“Thrawn!” He screamed, and without a moment of hesitation, he stepped in front of the Commodore, raising his arms, prepared to take the brunt of whatever she could throw at him. He felt Thrawn’s hand on his shoulder, tense and firm, and Eli knew he was going to throw Eli out of the way, but it was too late. He felt her strike, like blades slicing into his flesh, her nails clawed at him, with inhuman strength and sharpness, cutting his uniform, into his skin and leaving three stinging wounds down his arm.
She roared at him, clearly angry for missing her true mark, Thrawn, and from over his shoulder, he felt Thrawn’s arm, a blaster beside his face, and it fired once, directly into the head of the body. She cried out, scrambling away from him. Thrawn fired again and again, and this time, she was cowering from them.
“ No, no no no! ” The corpse shouted, voice deep, gravely, sounding absolutely inhuman, and unlike any being he’d ever heard before in all his years in this galaxy. He took a step back from her voice, feeling Thrawn’s chest at his back. Around his chest, Thrawn’s left arm came around, holding him securely against him.
Suddenly, the flashlights came back on, Pit and Roe training them on the corpse that was cowering on the floor. She hissed at the light, covering her face. What happened next, Eli wouldn’t have believed if he wasn’t watching with his own eyes. The corpse convulsed, her head snapping back, bones cracked as she bent backwards, mouth falling open once again, and from it, Eli watched a gas come out, like a gray cloud it poured past her throat into the air, keeping its shape rather than distributing in the air. The troopers followed it up with their lights, higher and higher until the gas phased through the ceiling, and was gone. At the same moment, the body collapsed into a heap, once again dead and lifeless, only now, sporting many blaster wounds.
The room fell silent for a few seconds, all eyes on the lifeless body. Then a hum sounded through the room, the all familiar sound of running machinery that powered a ship, the room coming to life, in a much friendlier way than the corpse. The hum increased, the floor beneath them vibrating gently and the overhead lights of the room flashed on, brilliantly bright, so much so that it nearly blinded him.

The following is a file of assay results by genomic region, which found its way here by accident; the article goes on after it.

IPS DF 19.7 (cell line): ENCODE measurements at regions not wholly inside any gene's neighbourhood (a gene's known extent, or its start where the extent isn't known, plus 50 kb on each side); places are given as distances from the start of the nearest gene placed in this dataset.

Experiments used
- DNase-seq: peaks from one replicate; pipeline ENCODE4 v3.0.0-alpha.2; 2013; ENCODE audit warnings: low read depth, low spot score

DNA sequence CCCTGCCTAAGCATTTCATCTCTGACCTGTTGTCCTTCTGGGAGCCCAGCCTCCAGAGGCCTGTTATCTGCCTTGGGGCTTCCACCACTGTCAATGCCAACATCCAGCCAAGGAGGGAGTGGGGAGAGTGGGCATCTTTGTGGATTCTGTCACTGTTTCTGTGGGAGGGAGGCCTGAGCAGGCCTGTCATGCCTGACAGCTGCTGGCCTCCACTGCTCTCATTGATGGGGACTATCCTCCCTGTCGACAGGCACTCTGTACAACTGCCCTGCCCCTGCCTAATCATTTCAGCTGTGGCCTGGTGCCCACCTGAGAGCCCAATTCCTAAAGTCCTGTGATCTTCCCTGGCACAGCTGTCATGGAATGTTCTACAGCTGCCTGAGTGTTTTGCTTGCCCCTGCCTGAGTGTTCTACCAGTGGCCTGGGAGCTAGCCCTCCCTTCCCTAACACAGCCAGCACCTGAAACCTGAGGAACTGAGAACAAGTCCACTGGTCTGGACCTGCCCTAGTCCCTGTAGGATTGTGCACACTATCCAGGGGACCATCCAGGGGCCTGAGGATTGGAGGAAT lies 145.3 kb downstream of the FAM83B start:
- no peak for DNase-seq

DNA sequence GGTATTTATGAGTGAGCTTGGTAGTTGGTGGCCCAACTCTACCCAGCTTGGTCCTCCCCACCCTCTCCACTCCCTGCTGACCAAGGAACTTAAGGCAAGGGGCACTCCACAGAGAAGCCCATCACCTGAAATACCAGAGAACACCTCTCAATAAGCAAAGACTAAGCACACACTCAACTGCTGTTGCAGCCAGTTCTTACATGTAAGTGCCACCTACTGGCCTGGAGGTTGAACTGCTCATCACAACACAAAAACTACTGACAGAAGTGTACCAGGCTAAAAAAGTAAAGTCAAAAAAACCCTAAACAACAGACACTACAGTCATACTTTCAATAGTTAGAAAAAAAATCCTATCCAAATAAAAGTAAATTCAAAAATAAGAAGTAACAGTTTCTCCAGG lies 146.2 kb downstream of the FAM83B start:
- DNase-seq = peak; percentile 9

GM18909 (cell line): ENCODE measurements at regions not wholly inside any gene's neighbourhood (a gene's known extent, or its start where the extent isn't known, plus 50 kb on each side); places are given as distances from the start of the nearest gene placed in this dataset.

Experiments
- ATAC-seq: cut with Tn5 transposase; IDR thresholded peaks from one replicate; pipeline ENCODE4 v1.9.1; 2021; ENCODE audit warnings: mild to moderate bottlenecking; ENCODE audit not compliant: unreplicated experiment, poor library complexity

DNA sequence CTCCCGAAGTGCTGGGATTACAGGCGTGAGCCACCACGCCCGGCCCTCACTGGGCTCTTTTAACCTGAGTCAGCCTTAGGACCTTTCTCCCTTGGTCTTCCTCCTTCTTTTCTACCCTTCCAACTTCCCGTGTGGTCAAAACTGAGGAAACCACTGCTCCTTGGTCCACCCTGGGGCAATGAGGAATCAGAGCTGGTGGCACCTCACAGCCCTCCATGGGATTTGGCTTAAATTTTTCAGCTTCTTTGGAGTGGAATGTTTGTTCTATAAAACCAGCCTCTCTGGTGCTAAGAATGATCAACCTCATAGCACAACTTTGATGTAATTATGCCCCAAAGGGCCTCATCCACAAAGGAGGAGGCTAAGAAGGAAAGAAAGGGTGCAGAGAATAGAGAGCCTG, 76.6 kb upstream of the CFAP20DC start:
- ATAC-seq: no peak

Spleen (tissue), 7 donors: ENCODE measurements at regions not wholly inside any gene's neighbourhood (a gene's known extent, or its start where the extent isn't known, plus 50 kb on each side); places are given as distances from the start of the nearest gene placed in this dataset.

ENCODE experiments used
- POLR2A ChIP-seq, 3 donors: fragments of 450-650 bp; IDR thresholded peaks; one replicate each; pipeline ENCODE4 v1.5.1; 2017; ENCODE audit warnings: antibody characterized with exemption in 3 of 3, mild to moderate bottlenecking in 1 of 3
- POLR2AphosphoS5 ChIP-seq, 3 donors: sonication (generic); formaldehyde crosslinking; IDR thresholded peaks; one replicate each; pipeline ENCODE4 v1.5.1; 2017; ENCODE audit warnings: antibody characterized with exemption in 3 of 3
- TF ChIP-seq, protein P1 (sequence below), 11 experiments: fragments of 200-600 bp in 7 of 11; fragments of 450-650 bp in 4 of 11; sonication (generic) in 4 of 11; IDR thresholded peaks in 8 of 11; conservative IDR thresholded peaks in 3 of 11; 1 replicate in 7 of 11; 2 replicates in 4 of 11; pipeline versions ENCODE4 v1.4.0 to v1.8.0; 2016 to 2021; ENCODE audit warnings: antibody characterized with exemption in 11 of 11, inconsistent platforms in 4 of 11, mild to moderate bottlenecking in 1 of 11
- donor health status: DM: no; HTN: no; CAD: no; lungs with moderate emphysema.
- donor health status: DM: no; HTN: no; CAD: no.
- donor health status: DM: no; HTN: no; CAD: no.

All at once, the room felt warmer. As if, with the gas gone, things felt safer, the presence that had Eli’s hairs on end wasn’t there, no breath on the back of his neck, other than Thrawn’s. He relaxed, practically collapsing against Thrawn, and might have fallen to the ground if it weren’t for the arm across his chest holding him up.
His arm throbbed, painfully, in a way he’d never felt before, blood oozed from the cuts down his arm, staining his tattered uniform sleeve. As well, it felt as if most of his energy had bled out the cuts, leaving his body feeling weak and exhausted. Thrawn hefted him up again, pressing against his back to see if he could stand on his own. Eli wasn’t sure he could. Instead, he was maneuvered to a sitting position on the ground, Thrawn helping him all the way down and stepping away to inspect him from the front. He missed the pressure at his back immediately.
“That was a reckless decision, Lieutenant Commander.” He lectured, grabbing Eli by his wrist and inspecting his three vertical cuts.
“Maybe, but I took the satisfaction of hurting you from her, and you got the upper hand because of it.” Eli shot back with a lazy smile.
“Nurse Leigh, bring a med pack.” Thrawn ordered and the nurse was at his side in an instant. Thrawn stepped out of the way, and Eli’s eyes followed him. Leigh took his arm next inspecting the wound, prodding at the skin and pulling a bit too roughly to get a look at the cuts. She first took a pair of scissors from her pack, and snipped at his uniform sleeve, removing it entirely before turning towards treating his injuries.
“I liked this uniform.” He said sarcastically, noting the many identical uniforms he had in his closet on the Chimaera. Stars, he wanted nothing more than to go back to the Chimaera and crawl into his bed.
“After you have Lieutenant Commander Vanto’s arm patched up, you three return to the Chimaera and give him a full medical scan. Pit, Roe, we will return to the cockpit and inform the rest of the crew of the situation.” Thrawn began ordering, standing back to his full height, arms held behind his back. Then Eli was getting his wish, returning to the safe, crowded, well lit Chimaera, where no corpses lay around and charged at him.
“No.” He said, raising his gaze to meet Thrawn’s. “Apologies sir, but we have a mission to do here, and I plan to see it through. Once my arm is patched, I’d like to accompany you, I am still able bodied.” Thrawn met his eyes, holding them in an intense look for a few moments.
“You are injured.”
“Hardly, this is a scratch.” He shot a look at Leigh so she wouldn’t argue with him. He did, however, grimace as she applied disinfectant and bacta to his cuts, the sting catching him off guard.